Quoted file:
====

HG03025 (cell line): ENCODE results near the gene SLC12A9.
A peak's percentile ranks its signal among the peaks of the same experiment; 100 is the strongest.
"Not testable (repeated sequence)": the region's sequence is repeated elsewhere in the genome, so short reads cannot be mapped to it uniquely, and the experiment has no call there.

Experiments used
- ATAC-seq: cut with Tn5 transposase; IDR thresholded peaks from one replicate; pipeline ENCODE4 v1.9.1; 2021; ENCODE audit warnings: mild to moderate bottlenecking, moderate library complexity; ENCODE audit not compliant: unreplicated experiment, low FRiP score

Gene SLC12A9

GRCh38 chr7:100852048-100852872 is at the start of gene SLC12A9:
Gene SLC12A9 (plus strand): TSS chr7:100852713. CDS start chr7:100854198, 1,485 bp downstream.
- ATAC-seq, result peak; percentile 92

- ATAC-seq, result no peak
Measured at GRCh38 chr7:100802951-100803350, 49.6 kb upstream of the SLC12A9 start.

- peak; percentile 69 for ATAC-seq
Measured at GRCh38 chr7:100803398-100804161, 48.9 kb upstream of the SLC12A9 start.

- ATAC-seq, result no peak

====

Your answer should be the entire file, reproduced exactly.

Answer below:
HG03025 (cell line): ENCODE results near the gene SLC12A9.
A peak's percentile ranks its signal among the peaks of the same experiment; 100 is the strongest.
"Not testable (repeated sequence)": the region's sequence is repeated elsewhere in the genome, so short reads cannot be mapped to it uniquely, and the experiment has no call there.

Experiments used
- ATAC-seq: cut with Tn5 transposase; IDR thresholded peaks from one replicate; pipeline ENCODE4 v1.9.1; 2021; ENCODE audit warnings: mild to moderate bottlenecking, moderate library complexity; ENCODE audit not compliant: unreplicated experiment, low FRiP score

Gene SLC12A9

GRCh38 chr7:100852048-100852872 is at the start of gene SLC12A9:
Gene SLC12A9 (plus strand): TSS chr7:100852713. CDS start chr7:100854198, 1,485 bp downstream.
- ATAC-seq, result peak; percentile 92

- ATAC-seq, result no peak
Measured at GRCh38 chr7:100802951-100803350, 49.6 kb upstream of the SLC12A9 start.

- peak; percentile 69 for ATAC-seq
Measured at GRCh38 chr7:100803398-100804161, 48.9 kb upstream of the SLC12A9 start.

- ATAC-seq, result no peak